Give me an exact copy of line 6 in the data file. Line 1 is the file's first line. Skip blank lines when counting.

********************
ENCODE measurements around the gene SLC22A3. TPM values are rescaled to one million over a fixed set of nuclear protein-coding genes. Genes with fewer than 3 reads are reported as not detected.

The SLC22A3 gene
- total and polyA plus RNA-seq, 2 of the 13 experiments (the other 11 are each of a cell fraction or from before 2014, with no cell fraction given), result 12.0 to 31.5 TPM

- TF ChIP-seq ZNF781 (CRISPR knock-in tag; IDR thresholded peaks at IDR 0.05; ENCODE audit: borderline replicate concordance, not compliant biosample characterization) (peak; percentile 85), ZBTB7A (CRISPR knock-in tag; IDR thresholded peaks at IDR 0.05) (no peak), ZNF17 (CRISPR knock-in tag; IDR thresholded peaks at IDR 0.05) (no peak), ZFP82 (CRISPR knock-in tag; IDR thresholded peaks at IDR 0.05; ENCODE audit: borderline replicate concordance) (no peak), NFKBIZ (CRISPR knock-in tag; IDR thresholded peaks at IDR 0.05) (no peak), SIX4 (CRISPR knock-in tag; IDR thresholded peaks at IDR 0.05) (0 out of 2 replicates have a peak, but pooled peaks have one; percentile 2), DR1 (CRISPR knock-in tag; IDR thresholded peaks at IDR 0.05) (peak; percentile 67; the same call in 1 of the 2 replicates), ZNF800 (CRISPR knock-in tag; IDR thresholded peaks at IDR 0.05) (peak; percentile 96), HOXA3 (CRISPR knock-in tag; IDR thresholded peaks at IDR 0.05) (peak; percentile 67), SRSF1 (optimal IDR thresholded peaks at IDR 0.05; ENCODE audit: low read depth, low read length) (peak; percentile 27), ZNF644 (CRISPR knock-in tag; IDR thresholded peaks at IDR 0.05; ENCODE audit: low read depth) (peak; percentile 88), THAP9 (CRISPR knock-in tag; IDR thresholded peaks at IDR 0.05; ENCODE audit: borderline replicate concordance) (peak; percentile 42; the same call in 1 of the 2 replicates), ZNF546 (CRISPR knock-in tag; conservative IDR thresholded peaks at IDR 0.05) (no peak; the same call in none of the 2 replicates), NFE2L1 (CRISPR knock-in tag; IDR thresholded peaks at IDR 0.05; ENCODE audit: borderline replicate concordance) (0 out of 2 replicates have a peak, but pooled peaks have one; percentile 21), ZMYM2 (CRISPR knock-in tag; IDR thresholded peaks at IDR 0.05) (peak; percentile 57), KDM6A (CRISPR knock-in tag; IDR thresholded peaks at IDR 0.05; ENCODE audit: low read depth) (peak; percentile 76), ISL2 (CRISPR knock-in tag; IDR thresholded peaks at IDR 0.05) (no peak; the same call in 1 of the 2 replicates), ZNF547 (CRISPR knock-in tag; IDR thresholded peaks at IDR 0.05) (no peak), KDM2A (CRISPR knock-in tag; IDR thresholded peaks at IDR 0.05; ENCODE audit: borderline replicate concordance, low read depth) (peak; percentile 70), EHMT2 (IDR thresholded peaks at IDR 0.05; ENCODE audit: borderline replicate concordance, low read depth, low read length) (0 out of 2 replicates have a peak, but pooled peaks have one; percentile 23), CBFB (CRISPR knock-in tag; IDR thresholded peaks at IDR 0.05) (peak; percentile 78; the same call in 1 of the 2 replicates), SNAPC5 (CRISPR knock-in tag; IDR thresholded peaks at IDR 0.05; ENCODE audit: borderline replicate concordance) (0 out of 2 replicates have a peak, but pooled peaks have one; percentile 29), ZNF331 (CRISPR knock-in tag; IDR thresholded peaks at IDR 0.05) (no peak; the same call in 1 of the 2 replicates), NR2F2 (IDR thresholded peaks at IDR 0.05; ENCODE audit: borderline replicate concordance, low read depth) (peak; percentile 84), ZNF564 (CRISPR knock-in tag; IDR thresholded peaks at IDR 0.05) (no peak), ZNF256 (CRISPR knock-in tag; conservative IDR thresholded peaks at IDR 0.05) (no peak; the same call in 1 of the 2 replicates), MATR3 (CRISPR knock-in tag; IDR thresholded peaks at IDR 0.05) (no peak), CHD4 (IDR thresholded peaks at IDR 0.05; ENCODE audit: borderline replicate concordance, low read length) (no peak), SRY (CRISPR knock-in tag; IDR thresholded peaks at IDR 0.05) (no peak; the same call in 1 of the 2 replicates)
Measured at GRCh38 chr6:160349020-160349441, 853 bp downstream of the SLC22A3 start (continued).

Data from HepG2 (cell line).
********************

Data from HepG2 (cell line).